Whoa – all I can think about are drugs! With the air waves bombarded with the shut down of the American Government and all that debate over the Affordable Health Care Act – who wouldn’t think of drugs. Medicine to keep us healthy. Medicine to keep us sane. Time to look into the meds that keep us sane and send some to the USA Congress. It makes me crazy to think that a country still exists where some retired folks stop taking medicine when they find they are in the Medicare Part D donut hole of higher profit for big pharma. I am hoping that the Affordable Care Act – if allowed to live on and grow – addresses that too. OK, enough politics – let’s get down to what it is like for an expat to go to the pharmacy here in Pontelandolfo.
There is only one pharmacy in our village – the sign says Farmacia. It is not Waldgreens or CVS or any big box monolith run by employees who will never remember your name. It is simply La Farmacia – a family owned and operated small space on the Piazza Roma. No, they do not sell soda, bread, flip flops, books or toys – there is however a condom dispenser on the nearby exterior wall. How clever – condoms in a machine available 24/7 right out there in public!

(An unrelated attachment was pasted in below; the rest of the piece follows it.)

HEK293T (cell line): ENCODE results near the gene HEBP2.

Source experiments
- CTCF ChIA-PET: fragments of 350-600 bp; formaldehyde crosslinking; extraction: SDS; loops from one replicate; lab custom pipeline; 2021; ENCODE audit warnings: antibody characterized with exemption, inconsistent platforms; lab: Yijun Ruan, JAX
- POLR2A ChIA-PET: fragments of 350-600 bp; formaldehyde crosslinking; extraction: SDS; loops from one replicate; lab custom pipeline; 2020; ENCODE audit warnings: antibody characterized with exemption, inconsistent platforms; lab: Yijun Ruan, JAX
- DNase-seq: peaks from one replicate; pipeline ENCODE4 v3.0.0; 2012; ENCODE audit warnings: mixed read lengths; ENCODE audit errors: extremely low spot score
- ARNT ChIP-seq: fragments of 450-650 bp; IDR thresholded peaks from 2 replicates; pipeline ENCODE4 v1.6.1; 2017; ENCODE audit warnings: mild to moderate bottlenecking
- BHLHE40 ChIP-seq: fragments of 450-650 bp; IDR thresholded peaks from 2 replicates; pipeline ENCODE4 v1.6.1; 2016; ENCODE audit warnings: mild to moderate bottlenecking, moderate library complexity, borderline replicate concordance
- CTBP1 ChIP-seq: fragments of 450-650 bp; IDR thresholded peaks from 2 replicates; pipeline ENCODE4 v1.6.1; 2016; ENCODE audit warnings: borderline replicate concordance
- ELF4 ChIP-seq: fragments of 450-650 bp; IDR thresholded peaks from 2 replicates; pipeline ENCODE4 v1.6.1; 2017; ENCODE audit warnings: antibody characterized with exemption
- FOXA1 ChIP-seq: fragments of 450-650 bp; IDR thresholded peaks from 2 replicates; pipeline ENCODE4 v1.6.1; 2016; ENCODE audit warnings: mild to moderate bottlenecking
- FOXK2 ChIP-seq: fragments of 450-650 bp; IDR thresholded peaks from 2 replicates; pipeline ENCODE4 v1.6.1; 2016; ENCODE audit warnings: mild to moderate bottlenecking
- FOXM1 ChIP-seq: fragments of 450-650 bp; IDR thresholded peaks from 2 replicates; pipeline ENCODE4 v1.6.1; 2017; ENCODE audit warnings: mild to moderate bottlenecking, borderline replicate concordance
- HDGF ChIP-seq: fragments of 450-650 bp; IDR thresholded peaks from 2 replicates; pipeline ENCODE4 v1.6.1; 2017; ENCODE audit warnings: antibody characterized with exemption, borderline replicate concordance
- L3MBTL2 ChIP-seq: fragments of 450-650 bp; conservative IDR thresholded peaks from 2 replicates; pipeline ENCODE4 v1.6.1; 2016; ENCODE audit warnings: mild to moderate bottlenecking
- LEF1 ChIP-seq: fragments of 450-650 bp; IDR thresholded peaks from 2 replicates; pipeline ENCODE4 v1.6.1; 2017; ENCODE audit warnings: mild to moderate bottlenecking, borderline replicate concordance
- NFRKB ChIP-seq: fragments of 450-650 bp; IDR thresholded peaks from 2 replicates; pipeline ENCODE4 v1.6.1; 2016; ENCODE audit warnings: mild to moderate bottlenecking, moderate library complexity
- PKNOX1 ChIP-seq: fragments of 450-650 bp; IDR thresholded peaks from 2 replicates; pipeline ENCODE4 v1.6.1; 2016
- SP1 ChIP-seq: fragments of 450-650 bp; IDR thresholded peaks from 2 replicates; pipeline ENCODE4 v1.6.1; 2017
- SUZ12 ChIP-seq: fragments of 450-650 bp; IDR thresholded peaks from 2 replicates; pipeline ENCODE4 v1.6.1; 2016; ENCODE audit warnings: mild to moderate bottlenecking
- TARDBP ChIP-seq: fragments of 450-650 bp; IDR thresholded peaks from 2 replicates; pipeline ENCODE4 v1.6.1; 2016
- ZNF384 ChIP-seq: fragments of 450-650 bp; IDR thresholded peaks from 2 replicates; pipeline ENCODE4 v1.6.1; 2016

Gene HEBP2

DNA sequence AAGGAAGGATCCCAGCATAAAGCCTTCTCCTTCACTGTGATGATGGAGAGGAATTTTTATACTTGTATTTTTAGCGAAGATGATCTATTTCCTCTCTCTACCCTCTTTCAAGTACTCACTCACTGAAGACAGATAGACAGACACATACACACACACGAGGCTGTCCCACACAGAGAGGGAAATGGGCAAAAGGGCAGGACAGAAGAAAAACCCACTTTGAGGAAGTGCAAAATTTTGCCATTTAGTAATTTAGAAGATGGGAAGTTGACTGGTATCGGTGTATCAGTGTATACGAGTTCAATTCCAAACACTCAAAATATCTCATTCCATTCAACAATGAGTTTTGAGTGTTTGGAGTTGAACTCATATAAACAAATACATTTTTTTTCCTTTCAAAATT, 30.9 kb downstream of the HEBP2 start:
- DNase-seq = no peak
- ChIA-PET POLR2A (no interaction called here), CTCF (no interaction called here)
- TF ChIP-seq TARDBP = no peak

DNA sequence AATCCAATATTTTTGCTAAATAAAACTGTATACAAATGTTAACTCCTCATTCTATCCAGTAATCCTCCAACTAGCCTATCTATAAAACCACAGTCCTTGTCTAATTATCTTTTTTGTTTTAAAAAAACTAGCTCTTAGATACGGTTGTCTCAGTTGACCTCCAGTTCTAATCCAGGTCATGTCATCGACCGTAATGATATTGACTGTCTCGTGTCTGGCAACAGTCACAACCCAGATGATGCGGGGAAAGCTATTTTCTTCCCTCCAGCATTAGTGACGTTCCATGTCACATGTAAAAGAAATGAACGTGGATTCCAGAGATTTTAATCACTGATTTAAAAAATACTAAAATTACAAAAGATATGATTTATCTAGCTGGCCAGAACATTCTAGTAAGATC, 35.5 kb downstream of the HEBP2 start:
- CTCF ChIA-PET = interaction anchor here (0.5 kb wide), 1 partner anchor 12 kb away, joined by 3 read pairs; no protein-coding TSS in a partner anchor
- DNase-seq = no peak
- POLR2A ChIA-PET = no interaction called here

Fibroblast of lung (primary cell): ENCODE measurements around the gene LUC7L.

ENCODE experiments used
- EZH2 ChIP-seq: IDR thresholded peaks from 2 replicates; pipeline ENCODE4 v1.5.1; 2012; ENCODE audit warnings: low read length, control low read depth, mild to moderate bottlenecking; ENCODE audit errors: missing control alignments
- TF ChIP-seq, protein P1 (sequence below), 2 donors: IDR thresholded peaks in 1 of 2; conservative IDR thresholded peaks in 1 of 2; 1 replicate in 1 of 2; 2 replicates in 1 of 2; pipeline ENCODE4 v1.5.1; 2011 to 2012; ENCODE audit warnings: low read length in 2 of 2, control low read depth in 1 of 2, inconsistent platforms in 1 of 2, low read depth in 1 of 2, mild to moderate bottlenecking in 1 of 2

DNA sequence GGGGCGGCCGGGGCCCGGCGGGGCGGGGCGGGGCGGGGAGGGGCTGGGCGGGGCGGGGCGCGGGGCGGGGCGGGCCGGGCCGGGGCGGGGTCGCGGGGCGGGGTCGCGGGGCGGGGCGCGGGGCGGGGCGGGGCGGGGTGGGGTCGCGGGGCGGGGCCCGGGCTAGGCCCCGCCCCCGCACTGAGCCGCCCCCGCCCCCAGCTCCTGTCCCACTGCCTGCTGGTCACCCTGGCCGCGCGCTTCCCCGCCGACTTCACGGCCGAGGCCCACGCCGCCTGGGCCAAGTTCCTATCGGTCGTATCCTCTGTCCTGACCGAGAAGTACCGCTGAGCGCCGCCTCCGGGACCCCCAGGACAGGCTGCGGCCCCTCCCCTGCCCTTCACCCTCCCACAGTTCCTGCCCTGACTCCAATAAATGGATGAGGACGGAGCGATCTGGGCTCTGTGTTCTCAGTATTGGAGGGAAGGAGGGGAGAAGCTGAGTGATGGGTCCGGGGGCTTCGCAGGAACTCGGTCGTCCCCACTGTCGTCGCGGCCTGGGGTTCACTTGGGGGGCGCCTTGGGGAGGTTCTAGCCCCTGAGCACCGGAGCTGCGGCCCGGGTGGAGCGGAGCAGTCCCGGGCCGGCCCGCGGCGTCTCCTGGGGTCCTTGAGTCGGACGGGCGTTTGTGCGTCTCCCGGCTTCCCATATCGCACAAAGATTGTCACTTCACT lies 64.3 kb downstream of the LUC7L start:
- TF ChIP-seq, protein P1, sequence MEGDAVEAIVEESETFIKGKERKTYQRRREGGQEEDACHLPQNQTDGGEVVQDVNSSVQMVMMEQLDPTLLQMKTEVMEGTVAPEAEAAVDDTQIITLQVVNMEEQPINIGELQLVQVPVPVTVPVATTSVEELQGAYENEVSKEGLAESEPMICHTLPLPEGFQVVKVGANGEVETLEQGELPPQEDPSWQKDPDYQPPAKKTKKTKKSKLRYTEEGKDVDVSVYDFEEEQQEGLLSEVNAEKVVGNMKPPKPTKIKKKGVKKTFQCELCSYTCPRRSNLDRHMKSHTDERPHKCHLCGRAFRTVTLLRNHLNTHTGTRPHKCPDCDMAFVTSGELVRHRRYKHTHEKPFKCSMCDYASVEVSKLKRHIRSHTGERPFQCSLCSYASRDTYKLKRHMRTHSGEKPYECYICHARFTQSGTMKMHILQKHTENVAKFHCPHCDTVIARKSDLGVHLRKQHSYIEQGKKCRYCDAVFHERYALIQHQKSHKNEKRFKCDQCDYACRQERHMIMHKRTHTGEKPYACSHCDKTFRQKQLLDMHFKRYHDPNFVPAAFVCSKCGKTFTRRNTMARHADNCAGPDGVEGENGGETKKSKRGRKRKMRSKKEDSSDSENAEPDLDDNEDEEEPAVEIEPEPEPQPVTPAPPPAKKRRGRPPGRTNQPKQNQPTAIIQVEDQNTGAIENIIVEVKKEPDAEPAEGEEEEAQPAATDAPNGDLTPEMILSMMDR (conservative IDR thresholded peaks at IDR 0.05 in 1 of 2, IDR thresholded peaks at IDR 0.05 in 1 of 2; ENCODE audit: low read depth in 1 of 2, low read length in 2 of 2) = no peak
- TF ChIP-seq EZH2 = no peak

Before we leave for extended Italian stays we always try to stockpile medicines for my husband. I’m lucky – I just take a blood pressure med and I made sure to get a thousand samples. Jack takes a suitcase full of heart, cholesterol and who knows what else stuff. What I do know is that when Jack’s Medicare Part D falls into the donut hole of death for the poor, his monthly tab for meds can be $2,000. Damn, my first car cost less than that. Rats, Jack just edited this and said I am lying about the $2,000. Ptblahhhh ( that is me sticking my tongue out at him.) I got the breakdown for what Jack’s co-pays were before we left for Italy in April – $1718.49. So I exaggerated a little but hey – some people don’t have $1718.49 – and that is still more than my first car.